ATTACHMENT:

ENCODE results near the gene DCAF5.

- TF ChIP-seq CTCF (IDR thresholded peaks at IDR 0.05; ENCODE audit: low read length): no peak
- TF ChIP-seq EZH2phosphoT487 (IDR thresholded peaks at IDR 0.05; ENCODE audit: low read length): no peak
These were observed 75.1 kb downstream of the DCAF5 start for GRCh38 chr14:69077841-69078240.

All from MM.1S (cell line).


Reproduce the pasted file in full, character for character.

ENCODE results near the gene DCAF5.

- TF ChIP-seq CTCF (IDR thresholded peaks at IDR 0.05; ENCODE audit: low read length): no peak
- TF ChIP-seq EZH2phosphoT487 (IDR thresholded peaks at IDR 0.05; ENCODE audit: low read length): no peak
These were observed 75.1 kb downstream of the DCAF5 start for GRCh38 chr14:69077841-69078240.

All from MM.1S (cell line).